Skip to main content


Return to Transcripts main page


Smith Found Guilty of Kidnap, Murder of Carlie Brucia; Police Find 54 Guns in David Ludwig`s Home

Aired November 17, 2005 - 20:00:00   ET


NANCY GRACE, HOST: Tonight, breaking news out of Florida, Joseph Smith guilty, guilty in the kidnap, the rape, the murder of 11-year-old Carlie Brucia. Next decision phase, will Smith get the Florida death penalty after being caught on tape leading 11-year-old Carlie to her death. Why did Carlie go with him?
And tonight, breaking news in Iowa, one down, one to go. Escaped killer Martin Moon on the run two full days collared by police. Police still on a manhunt for the second inmate. He is at large.

And tonight, the 18-year-old accused of killing the mother and father of his 14-year-old girlfriend, evidence reveals tonight a stash of 54 guns at the suspect`s home -- automatic, semiautomatic, machine guns, even a collapsible gun mount, to man (ph), assault rifles. Incredible.

Good evening, everybody. I`m Nancy Grace. I want to thank you for being with us tonight. Breaking news -- one down, one to go. Authorities capture Martin Moon, a convicted killed who escaped the Iowa state maximum security penitentiary, his partner in crime a lifer, Robert Legendre, still on the outside tonight. Why? Budget cuts, cuts that left a prison guard tower unmanned.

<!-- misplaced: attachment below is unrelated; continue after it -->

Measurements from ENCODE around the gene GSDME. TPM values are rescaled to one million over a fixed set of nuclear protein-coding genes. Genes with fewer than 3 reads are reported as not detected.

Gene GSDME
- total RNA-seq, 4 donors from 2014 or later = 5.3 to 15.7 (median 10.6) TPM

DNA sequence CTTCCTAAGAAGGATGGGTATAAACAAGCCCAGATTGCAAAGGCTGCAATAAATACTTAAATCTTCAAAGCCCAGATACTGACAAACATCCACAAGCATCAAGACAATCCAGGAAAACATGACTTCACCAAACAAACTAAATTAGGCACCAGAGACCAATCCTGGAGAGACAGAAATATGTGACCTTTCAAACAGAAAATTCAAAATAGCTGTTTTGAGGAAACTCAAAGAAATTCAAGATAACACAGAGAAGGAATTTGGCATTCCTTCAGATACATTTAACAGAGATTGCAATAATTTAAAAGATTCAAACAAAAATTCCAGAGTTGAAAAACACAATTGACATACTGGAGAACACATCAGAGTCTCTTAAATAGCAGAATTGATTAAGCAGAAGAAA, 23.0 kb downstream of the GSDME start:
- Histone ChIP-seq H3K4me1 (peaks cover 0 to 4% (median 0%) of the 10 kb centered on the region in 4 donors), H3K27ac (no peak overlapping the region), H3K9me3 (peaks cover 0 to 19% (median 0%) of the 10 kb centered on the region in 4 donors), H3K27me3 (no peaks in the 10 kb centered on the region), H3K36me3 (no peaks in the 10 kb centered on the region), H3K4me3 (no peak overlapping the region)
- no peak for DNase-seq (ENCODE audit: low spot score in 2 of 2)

And tonight, to Pennsylvania, an arsenal in the home of accused killer David Ludwig, arrested for the double murder of his 14-year-old girlfriend`s parents.

But first, breaking news out of a Florida courtroom. It is guilty! Joseph Smith guilty, kidnap, assault, murder of 11-year-old Carlie Brucia, the girl he kidnapped from a Florida car wash, all caught on this surveillance video.


UNIDENTIFIED FEMALE: The defendant is guilty of murder in the first degree.

The defendant is guilty of sexual battery.

-- guilty of...

-- guilty of...

-- guilty if kidnapping.

UNIDENTIFIED MALE: Juror number 49, is this your verdict?


UNIDENTIFIED MALE: Juror number 66, is this your verdict?


UNIDENTIFIED MALE: Juror number 79, is this your verdict?

UNIDENTIFIED MALE: This court stands adjourned.


GRACE: I saw the verdict as it came down live today in that Florida courtroom, Smith brought in from a side door, covered in paneling so the jury would never know he was incarcerated, no handcuffs, no lead shackles, no orange or prison blues, dressed immaculately perfectly groomed. But there was no doubt this jury believed he is a monster. Little did they know of his long, long arrest record.